The safe return of Discovery and her seven-person crew from NASA’s first space shuttle mission since the Columbia disaster is as much an occasion for review and reflection as it is for celebration.
In many, if not most of its tangible aspects, the STS-114 mission was a resounding success. All key mission objectives — demonstrating on-orbit shuttle repair and inspection techniques, replacing balky attitude-control hardware on the international space station and resupplying that facility — were achieved.
Cameras installed on the ground and on the orbiter to monitor launches and inspect for the types of debris damage that doomed Columbia performed spectacularly, providing dramatic new perspectives of the space shuttle in flight. In fact, the images led to an unplanned spacewalk in which astronauts performed the first-ever on-orbit repair to the heat-resistant shielding on the underbelly of a space shuttle.
But the mission also raised a number of troubling questions. They start, of course, with the foam-shedding incidents, and end up on the more fundamental issue of the NASA culture, which was cited by the Columbia Accident Investigation Board (CAIB) as a major underlying contributor to the disaster.
The Discovery mission also gives NASA officials some things to think about as they edge the shuttle fleet toward retirement and begin work on a replacement vehicle that would ferry astronauts to and from the space station starting next decade.
There is little to be said specifically about Discovery’s foam-shedding incident that hasn’t already been said, but some things nonetheless bear repeating. Suffice to say that NASA engineers, despite two and one half years of intensive study, still have not come to fully understand the phenomenon, let alone correct the problem.
The largest piece of foam broke off Discovery’s external tank in an area that had undergone an impromptu repair prior to the launch. While this raises the possibility that the incident was an isolated event, NASA officials were not prepared to draw that conclusion during a press conference Aug. 11.
In fact, these officials suggested that the repair alone probably could not explain the shedding. Further, the pre-launch repair does nothing to explain why other dangerously large foam chunks shook loose from elsewhere on Discovery’s external tank during the liftoff.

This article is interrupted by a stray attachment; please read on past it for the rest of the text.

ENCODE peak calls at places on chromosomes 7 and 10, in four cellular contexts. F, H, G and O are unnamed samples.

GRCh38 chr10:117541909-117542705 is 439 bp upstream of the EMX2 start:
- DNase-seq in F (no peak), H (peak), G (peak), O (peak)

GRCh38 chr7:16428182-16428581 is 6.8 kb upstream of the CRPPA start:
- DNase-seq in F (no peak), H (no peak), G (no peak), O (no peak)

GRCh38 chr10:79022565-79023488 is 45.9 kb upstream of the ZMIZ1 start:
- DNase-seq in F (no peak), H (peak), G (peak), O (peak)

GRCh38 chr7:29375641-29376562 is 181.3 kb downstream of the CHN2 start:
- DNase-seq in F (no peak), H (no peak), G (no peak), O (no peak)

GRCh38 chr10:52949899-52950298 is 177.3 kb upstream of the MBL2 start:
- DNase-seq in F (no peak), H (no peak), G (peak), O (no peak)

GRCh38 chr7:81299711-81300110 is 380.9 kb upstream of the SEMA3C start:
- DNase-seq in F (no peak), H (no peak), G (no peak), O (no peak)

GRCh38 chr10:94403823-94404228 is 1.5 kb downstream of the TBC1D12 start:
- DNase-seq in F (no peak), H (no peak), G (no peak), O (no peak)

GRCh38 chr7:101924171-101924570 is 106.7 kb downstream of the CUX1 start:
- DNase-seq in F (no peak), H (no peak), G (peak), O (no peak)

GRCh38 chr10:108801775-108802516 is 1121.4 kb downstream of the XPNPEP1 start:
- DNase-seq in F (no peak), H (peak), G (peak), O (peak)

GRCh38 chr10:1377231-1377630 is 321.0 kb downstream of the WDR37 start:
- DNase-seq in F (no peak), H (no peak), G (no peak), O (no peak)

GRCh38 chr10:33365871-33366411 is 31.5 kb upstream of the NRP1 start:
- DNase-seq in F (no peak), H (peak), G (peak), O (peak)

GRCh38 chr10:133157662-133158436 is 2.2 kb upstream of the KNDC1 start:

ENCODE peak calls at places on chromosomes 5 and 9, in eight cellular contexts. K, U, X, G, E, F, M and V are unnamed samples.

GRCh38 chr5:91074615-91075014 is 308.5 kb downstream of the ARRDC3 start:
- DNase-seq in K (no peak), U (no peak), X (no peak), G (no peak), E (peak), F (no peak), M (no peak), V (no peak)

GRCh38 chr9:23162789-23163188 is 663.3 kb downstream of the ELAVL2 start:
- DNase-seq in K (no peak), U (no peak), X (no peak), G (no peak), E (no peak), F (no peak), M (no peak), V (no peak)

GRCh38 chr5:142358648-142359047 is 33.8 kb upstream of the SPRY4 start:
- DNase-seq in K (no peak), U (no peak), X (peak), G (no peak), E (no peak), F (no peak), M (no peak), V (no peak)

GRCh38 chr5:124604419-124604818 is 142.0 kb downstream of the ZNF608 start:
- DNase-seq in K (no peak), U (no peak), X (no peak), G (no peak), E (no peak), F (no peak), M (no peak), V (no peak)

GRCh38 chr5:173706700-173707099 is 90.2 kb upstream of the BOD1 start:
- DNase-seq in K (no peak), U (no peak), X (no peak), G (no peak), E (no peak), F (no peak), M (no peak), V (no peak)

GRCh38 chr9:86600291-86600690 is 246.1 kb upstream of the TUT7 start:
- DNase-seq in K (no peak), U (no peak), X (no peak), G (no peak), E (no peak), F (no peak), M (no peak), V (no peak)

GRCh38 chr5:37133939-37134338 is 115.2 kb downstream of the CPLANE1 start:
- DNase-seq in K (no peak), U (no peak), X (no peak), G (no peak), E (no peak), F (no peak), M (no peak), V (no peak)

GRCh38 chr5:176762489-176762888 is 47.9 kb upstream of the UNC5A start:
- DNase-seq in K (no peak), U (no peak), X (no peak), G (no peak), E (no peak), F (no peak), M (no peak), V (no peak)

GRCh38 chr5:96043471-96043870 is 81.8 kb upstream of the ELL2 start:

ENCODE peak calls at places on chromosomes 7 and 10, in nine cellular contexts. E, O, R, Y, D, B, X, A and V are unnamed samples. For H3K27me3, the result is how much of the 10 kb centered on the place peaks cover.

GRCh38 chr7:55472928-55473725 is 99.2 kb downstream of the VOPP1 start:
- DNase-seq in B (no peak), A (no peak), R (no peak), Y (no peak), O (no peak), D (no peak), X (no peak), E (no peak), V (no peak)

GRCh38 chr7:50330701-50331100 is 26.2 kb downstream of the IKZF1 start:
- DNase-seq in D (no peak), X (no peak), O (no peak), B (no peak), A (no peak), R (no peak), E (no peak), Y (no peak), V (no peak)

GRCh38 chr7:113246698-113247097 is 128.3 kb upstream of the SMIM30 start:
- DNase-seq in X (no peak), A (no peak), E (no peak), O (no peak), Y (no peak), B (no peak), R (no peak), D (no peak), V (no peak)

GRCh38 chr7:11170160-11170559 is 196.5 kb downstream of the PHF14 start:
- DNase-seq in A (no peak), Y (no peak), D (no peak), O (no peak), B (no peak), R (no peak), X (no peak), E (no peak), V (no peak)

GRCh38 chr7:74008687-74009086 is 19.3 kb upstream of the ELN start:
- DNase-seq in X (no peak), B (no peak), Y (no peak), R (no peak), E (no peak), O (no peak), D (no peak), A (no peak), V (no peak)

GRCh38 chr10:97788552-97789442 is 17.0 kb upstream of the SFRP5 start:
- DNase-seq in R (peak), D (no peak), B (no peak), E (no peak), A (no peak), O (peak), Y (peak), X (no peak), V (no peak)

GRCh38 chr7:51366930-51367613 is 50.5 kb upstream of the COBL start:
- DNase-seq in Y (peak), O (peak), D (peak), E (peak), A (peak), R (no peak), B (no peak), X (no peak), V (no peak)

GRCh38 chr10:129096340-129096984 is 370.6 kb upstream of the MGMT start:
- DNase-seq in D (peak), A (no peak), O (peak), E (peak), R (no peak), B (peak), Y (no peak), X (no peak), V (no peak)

NASA has now acknowledged what most observers concluded soon after the Discovery foam-shedding came to light — that the Space Shuttle Atlantis will not make its September launch window. How long the fleet will remain grounded is anybody’s guess, but it probably is fair to assume the shuttle’s manifest will shrink because of this and other delays that likely await the program.
NASA’s international space station partners, nervous even before Discovery’s flight about getting their hardware launched , now have even more reason to worry. The European Space Agency has gone so far as to begin studying scenarios in which its Columbus module does not launch, a possibility that would have major political ramifications and affect other programs such as the Automated Transfer Vehicle space station cargo carrier .
Questions also remain about NASA’s culture, and whether it has changed to the degree that the CAIB report said was needed to reduce the chances of catastrophe in the future.
The CAIB focused heavily on communication — or rather the lack thereof — between NASA technicians and managers as a factor that caused agency officials to miss potential opportunities to learn of the danger Columbia’s crew was facing. There is no evidence whatsoever that NASA officials ignored or dismissed potential safety concerns leading up to or during Discovery’s flight — in fact the opposite is true.
But the CAIB report’s assertion that NASA suffered “blind spots” in its safety culture resonates today given the agency’s inability to judge its understanding of the foam-shedding problem. It is possible that NASA in this case fell into the potentially fatal trap of overconfidence.
The CAIB report also cited the political, budgetary and schedule pressures faced by NASA’s shuttle program. And while it is clear that NASA was given as much time and money as it felt it needed to return the space shuttle to flight, the years leading up to the orbiter fleet’s 2010 retirement are almost certain to ratchet up these pressures, not alleviate them.
Cultures do not change overnight, however. And in any case, NASA’s biggest problem stems not so much from its culture as with the space shuttle itself. It may well be a technical marvel, but over the years the orbiter also has proven to be temperamental, unwieldy, enigmatic and, yes, dangerous. This is due in large part to the design decisions and compromises necessitated by NASA’s misguided desire during the early 1970s to build a vehicle that would almost literally be all things to all people.
The good news is NASA seems intent on avoiding these mistakes on the shuttle’s replacement and other hardware it will need to fulfill its presidential mandate to return astronauts to the Moon by or before 2020. The current plan for the Crew Exploration Vehicle, as well as the separate rockets that will be used to launch it and heavy loads of Moon-bound hardware, is to focus solely on NASA requirements. NASA also has correctly decided to separate out the crew and cargo missions, thereby putting astronauts at risk only when they are in fact the cargo.
For the time being, however, NASA appears stuck with the space shuttle. Barring another accident, retiring the orbiter before 2010 does not seem feasible unless NASA is prepared to betray its international partners on the space station and effectively throw away the tens of billions of dollars U.S. taxpayers have invested in that program. Eliminating the foam-shedding problem once and for all is the best way for NASA to prove that it is ready to take on the challenges of the post-shuttle era.